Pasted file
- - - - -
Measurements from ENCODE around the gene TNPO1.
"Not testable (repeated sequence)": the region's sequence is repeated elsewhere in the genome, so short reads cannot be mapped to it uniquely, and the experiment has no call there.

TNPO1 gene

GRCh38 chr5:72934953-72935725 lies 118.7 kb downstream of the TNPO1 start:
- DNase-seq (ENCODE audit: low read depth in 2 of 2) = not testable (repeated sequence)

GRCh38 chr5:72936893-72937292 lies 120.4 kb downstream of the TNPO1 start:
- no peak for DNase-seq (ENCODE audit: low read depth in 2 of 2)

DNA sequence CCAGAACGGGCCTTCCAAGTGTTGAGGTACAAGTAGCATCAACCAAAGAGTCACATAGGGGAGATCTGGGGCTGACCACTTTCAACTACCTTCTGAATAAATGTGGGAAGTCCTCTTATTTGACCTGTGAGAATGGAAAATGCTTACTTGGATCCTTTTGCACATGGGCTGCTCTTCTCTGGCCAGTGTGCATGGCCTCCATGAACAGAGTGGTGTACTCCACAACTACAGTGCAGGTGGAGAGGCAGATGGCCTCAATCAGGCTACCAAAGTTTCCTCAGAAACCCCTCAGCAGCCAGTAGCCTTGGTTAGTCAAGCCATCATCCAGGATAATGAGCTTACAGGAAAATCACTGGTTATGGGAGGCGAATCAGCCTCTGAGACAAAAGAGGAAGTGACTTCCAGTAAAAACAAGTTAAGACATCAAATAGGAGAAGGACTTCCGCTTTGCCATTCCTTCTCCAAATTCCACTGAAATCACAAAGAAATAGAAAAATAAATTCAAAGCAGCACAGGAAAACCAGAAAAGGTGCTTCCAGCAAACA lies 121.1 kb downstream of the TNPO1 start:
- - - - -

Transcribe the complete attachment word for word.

Measurements from ENCODE around the gene TNPO1.
"Not testable (repeated sequence)": the region's sequence is repeated elsewhere in the genome, so short reads cannot be mapped to it uniquely, and the experiment has no call there.

TNPO1 gene

GRCh38 chr5:72934953-72935725 lies 118.7 kb downstream of the TNPO1 start:
- DNase-seq (ENCODE audit: low read depth in 2 of 2) = not testable (repeated sequence)

GRCh38 chr5:72936893-72937292 lies 120.4 kb downstream of the TNPO1 start:
- no peak for DNase-seq (ENCODE audit: low read depth in 2 of 2)

DNA sequence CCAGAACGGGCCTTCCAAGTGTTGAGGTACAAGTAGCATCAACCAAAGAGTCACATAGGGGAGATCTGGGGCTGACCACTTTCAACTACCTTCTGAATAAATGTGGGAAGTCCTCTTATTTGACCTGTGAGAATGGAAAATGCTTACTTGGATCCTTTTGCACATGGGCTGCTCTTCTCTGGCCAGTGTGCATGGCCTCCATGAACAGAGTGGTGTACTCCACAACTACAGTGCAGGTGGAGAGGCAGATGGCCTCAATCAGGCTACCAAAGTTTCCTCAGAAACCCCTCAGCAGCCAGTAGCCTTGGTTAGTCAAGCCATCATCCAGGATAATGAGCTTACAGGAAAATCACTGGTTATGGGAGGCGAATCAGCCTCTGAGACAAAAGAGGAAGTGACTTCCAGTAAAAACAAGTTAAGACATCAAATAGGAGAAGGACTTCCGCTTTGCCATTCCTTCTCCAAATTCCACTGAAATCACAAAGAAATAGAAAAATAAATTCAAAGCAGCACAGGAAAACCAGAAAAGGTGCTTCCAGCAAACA lies 121.1 kb downstream of the TNPO1 start: